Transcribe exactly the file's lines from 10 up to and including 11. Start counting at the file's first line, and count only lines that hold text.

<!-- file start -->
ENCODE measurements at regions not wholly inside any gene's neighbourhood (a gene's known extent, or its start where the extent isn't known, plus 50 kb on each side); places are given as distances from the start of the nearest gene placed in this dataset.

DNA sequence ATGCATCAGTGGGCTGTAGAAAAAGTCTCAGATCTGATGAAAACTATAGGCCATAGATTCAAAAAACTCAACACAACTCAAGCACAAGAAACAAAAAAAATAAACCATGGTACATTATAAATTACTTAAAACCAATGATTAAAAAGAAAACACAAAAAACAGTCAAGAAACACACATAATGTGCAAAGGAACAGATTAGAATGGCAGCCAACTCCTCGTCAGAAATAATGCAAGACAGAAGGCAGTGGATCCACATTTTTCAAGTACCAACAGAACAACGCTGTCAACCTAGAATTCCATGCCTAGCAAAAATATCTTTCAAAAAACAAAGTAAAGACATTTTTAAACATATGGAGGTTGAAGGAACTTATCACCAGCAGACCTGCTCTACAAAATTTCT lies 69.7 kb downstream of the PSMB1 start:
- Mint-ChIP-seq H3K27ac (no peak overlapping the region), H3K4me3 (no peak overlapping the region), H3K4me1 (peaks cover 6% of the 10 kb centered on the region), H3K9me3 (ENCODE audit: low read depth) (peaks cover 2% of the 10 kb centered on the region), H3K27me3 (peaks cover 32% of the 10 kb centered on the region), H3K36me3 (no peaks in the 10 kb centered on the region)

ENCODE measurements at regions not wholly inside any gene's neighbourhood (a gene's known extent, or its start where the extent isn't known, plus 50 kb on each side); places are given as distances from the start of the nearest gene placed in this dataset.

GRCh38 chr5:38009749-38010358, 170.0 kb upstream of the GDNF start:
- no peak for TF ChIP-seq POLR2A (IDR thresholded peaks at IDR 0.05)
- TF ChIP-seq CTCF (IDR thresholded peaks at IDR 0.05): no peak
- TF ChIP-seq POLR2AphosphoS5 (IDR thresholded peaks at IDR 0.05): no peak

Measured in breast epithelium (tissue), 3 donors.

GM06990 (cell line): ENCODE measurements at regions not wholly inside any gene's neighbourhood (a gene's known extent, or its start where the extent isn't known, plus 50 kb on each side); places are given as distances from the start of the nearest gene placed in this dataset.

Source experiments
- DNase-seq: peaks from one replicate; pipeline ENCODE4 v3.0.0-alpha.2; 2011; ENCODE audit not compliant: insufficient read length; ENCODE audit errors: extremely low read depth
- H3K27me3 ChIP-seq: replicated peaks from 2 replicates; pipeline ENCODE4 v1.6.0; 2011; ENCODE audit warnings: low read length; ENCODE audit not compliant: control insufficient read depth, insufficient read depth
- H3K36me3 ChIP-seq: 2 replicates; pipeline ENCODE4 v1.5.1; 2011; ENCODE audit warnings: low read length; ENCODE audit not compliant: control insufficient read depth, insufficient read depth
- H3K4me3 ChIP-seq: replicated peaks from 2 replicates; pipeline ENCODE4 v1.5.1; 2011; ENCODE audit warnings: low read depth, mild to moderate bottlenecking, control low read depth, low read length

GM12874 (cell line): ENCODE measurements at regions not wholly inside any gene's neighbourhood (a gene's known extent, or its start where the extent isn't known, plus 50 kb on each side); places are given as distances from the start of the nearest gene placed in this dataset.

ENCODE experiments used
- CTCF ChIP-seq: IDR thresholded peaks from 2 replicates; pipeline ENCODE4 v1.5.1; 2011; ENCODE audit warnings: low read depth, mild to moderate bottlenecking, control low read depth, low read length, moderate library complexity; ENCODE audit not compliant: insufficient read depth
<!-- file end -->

GM06990 (cell line): ENCODE measurements at regions not wholly inside any gene's neighbourhood (a gene's known extent, or its start where the extent isn't known, plus 50 kb on each side); places are given as distances from the start of the nearest gene placed in this dataset.

Source experiments